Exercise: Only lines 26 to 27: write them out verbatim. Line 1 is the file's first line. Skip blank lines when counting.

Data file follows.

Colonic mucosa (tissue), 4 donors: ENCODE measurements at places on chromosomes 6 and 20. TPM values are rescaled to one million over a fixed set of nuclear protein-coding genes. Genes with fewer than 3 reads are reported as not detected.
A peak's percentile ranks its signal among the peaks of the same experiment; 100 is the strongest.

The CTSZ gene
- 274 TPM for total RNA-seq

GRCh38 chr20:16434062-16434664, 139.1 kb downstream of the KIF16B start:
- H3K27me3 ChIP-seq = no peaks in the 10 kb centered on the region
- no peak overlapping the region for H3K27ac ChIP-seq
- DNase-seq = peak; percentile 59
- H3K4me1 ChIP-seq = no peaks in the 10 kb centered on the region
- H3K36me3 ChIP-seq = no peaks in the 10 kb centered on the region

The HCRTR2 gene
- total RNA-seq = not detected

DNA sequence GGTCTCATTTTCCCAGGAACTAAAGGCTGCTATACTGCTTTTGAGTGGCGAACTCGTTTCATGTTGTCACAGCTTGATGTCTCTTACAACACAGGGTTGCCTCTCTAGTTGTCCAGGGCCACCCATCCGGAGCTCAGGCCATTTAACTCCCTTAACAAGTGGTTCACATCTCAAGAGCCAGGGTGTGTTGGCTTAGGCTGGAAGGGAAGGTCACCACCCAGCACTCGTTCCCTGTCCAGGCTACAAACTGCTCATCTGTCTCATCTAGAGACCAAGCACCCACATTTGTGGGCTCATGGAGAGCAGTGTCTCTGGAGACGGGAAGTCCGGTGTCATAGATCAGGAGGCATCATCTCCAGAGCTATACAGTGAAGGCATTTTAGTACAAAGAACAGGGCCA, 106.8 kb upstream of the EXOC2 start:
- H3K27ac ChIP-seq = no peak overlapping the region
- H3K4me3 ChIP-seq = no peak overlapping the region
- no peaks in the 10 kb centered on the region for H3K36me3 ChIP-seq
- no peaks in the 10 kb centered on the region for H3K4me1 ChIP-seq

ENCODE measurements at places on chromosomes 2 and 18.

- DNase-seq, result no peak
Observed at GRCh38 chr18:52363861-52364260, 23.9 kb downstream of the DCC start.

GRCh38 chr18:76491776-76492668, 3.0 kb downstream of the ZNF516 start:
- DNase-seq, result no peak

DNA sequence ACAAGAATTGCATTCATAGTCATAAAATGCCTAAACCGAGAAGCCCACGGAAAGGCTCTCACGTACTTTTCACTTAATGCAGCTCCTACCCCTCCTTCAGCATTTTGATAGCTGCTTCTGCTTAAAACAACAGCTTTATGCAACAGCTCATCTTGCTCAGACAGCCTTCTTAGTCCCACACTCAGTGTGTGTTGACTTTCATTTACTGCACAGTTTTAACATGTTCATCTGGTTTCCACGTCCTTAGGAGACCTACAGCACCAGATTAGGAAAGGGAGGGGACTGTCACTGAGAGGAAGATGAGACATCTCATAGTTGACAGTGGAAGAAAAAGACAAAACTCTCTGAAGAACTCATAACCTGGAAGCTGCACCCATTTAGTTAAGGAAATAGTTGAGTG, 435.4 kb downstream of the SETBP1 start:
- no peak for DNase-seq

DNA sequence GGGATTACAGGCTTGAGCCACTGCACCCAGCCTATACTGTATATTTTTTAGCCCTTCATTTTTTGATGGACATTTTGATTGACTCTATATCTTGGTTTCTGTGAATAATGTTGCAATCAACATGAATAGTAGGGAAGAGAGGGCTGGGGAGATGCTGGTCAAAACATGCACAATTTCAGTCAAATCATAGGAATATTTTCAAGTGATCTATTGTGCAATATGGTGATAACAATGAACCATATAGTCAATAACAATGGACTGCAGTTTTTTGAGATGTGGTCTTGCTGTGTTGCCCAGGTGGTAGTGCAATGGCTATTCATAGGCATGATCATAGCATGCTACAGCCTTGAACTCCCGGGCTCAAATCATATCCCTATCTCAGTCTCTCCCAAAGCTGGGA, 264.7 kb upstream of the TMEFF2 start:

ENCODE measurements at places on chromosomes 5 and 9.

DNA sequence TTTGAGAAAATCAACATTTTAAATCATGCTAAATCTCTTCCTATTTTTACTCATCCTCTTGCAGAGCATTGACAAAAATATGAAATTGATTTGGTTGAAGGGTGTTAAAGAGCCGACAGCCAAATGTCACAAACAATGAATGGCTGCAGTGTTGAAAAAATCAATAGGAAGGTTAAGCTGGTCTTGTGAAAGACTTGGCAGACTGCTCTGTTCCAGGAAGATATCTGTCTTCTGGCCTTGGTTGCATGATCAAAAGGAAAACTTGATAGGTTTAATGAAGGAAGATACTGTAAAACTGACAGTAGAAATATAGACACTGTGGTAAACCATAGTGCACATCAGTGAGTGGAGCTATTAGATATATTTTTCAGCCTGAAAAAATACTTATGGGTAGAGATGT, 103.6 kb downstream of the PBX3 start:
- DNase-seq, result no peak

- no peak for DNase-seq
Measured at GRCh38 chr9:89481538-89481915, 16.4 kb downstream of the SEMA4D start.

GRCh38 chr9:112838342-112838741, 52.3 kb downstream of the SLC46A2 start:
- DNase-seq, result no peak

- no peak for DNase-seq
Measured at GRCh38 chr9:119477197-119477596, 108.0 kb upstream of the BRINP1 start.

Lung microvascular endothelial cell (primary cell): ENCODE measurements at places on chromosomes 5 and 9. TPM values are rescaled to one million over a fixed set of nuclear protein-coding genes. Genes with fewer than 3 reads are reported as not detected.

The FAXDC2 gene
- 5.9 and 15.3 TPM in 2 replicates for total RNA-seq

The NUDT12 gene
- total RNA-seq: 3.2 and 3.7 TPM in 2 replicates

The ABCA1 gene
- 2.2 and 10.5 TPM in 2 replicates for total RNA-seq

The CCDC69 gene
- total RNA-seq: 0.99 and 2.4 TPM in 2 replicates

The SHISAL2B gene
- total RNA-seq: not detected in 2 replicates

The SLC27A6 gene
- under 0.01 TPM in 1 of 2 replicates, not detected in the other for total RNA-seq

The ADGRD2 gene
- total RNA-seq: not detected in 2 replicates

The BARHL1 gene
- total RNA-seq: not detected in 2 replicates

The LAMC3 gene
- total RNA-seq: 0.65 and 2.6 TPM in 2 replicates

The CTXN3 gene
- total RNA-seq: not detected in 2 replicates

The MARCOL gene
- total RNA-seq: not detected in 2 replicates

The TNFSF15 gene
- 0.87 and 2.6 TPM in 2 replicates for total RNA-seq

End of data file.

ENCODE measurements at places on chromosomes 5 and 9.

DNA sequence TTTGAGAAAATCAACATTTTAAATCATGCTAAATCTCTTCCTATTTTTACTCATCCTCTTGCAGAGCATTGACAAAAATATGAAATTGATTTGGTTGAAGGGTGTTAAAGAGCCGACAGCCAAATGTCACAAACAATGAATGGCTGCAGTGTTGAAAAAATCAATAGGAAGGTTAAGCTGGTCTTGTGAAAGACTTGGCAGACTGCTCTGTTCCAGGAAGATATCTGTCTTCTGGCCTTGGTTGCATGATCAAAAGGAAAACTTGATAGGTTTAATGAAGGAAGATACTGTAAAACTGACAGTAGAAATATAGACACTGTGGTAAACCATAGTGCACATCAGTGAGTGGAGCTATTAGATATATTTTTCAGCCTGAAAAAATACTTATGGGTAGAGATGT, 103.6 kb downstream of the PBX3 start: